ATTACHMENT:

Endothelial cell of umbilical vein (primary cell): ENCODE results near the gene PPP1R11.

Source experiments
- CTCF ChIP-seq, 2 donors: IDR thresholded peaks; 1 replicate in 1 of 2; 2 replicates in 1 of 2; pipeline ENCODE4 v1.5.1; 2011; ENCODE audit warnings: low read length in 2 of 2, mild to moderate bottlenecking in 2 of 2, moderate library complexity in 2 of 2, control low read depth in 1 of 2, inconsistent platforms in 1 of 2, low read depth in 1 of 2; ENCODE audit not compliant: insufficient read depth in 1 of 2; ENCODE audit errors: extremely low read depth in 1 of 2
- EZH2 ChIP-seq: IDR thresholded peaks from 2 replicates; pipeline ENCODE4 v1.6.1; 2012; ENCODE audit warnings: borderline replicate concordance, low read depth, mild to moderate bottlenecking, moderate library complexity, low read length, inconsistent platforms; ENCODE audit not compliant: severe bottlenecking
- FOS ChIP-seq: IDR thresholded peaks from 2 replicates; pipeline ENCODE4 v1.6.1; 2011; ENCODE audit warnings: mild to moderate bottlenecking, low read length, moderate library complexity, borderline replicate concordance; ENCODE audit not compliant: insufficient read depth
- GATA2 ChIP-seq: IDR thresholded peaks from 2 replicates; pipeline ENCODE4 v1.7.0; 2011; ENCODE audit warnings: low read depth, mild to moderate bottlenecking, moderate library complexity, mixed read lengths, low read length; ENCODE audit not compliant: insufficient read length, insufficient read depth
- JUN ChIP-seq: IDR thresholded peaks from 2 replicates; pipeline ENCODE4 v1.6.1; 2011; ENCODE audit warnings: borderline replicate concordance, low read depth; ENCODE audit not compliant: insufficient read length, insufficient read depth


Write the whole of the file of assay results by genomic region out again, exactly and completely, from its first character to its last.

Endothelial cell of umbilical vein (primary cell): ENCODE results near the gene PPP1R11.

Source experiments
- CTCF ChIP-seq, 2 donors: IDR thresholded peaks; 1 replicate in 1 of 2; 2 replicates in 1 of 2; pipeline ENCODE4 v1.5.1; 2011; ENCODE audit warnings: low read length in 2 of 2, mild to moderate bottlenecking in 2 of 2, moderate library complexity in 2 of 2, control low read depth in 1 of 2, inconsistent platforms in 1 of 2, low read depth in 1 of 2; ENCODE audit not compliant: insufficient read depth in 1 of 2; ENCODE audit errors: extremely low read depth in 1 of 2
- EZH2 ChIP-seq: IDR thresholded peaks from 2 replicates; pipeline ENCODE4 v1.6.1; 2012; ENCODE audit warnings: borderline replicate concordance, low read depth, mild to moderate bottlenecking, moderate library complexity, low read length, inconsistent platforms; ENCODE audit not compliant: severe bottlenecking
- FOS ChIP-seq: IDR thresholded peaks from 2 replicates; pipeline ENCODE4 v1.6.1; 2011; ENCODE audit warnings: mild to moderate bottlenecking, low read length, moderate library complexity, borderline replicate concordance; ENCODE audit not compliant: insufficient read depth
- GATA2 ChIP-seq: IDR thresholded peaks from 2 replicates; pipeline ENCODE4 v1.7.0; 2011; ENCODE audit warnings: low read depth, mild to moderate bottlenecking, moderate library complexity, mixed read lengths, low read length; ENCODE audit not compliant: insufficient read length, insufficient read depth
- JUN ChIP-seq: IDR thresholded peaks from 2 replicates; pipeline ENCODE4 v1.6.1; 2011; ENCODE audit warnings: borderline replicate concordance, low read depth; ENCODE audit not compliant: insufficient read length, insufficient read depth